There are so many things you can bring back home as souvenir from Japan that sometimes, choice and possibilities are overwhelming. It’s so difficult to decide which souvenir will please the best to who…
And, everyone does not always enjoy “shopping” per se. So you rush to some kind of souvenir shop and get something, well, anything, in a rush, before departure.
There is a nice alternative for those who a stressed by souvenirs and for all the others too: flea markets!
First of all, it’s not all shopping, it is also fun to visit because you will see things that are not sold anywhere else, things for all tastes, from everywhere in the world (even military restock jerrican, one of my last discovery).
You will spend there time that is not lost: you will discover a new face of Japan, and be able to find something to remind ou of Japan, at, what is usually reasonable costs. It might even not be Japanese but something that you would definitely not find home (anymore).
And, yes, you can also negotiate the prizes. Not everywhere but you can try it.
In Kyoto, there are many flea markets, usually in temples. The most famous one is the flee market of Toji, every 21st of the month.
You can get the monthly calendar at any tourist information centers or at your hotels to get the schedule of all the markets. In Kyoto you will see that flea markets are also welcoming artisans so you will be able to get contemporary potteries, accessaries, next to old kimonos (you can get them for around 1000 to 2000 yen. If you like sewing, you can use the kimono to sew yourself a skirt, or a dress… otherwise, the kimono will end up in a closet and that’s very sad)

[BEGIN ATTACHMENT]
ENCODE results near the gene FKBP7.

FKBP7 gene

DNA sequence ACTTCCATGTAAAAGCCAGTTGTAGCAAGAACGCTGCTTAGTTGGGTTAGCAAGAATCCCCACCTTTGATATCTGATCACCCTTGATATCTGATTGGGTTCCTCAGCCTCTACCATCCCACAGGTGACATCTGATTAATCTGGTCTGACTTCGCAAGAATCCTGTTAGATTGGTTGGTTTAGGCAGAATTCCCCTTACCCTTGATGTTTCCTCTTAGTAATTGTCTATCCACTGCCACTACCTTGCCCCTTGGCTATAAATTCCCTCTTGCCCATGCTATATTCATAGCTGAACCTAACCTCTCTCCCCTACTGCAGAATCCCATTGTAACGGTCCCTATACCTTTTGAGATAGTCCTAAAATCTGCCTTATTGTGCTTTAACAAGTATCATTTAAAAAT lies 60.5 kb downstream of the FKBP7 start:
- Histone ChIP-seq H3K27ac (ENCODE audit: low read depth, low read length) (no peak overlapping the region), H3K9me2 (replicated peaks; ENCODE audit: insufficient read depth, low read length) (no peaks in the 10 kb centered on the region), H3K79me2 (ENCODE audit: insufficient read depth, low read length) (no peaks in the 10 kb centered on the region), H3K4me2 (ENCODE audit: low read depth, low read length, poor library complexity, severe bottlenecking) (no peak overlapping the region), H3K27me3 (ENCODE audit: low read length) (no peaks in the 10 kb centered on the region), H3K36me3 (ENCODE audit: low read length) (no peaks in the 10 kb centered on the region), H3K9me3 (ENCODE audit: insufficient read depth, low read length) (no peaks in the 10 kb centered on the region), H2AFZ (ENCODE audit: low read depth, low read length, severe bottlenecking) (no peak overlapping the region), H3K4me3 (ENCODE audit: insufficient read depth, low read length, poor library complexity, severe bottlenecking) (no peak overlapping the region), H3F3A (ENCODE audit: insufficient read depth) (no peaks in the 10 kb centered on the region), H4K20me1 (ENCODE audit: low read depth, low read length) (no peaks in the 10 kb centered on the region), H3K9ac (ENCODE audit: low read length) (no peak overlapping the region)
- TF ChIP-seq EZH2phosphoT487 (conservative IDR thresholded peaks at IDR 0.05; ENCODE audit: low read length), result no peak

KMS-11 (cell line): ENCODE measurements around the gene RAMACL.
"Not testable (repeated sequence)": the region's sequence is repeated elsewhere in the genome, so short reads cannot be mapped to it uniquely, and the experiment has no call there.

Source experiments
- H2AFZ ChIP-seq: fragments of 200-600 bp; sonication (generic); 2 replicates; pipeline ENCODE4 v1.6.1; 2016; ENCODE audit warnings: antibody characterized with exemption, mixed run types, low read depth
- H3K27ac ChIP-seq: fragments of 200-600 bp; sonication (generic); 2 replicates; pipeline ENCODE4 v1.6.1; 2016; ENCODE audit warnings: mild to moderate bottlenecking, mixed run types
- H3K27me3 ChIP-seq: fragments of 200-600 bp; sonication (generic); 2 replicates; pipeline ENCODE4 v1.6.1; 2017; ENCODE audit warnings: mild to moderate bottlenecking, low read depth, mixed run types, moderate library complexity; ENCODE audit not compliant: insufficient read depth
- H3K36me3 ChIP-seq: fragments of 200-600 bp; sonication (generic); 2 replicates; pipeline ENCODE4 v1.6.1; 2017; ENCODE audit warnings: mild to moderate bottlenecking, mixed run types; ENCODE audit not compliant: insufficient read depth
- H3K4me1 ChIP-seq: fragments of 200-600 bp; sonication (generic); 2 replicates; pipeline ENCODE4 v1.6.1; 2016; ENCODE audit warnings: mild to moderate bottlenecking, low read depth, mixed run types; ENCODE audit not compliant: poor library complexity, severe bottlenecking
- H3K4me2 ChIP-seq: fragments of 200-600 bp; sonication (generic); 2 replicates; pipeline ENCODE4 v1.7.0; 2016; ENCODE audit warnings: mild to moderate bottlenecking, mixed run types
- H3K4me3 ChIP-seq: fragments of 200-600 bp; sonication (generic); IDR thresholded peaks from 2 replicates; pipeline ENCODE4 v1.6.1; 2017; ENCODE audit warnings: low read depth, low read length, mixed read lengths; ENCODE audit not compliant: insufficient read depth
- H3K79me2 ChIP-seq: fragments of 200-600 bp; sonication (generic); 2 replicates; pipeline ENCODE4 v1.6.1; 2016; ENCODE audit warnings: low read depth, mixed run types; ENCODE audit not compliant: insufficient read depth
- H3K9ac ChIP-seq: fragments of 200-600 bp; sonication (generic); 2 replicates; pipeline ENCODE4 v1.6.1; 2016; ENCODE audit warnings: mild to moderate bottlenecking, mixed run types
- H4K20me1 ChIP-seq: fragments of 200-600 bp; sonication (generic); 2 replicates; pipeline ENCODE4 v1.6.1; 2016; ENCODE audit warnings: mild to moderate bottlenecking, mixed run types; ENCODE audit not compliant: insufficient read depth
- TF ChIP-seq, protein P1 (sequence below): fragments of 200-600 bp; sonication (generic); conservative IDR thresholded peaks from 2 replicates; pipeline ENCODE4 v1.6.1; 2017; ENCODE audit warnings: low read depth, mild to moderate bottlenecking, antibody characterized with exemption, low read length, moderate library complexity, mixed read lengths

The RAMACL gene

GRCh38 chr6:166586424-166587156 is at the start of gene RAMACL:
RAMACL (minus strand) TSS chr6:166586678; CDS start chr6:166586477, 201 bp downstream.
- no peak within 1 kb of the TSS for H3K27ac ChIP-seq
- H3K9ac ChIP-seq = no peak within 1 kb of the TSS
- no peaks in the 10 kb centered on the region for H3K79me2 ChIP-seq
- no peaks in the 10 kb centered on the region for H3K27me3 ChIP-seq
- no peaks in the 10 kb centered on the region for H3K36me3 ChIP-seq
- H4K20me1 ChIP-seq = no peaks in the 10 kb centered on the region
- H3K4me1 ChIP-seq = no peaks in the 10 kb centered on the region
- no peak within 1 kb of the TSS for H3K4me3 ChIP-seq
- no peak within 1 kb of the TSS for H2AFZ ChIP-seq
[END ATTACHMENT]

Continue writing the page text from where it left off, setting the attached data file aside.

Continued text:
In Tokyo, there are plenty too: Yurakucho flea markets is taking place at the Yurakucho International Forum (the beautiful building shaped as a boat next to the station and Bicamera) every first and third Sunday of the week.
You have one in Yoyogi at irregular dates but once a month http://antique-market.jp/yoyogi-park/, and another one, every Sunday, one in Aoyama.
There are many others, such as Gokokuji (on Yurakucho line), ar Yasukuni (yes, the Yasukuni), and you have also the “antique shops” of Heiwajima.
This one is located inside a building, on the monorail line. It is huge and for the hardcore flee market lovers: http://www.kottouichi.com/heiwajima/ENGLISH.html. Calendar here: http://www.kottouichi.jp/calendar/calendar-tokyo.htm
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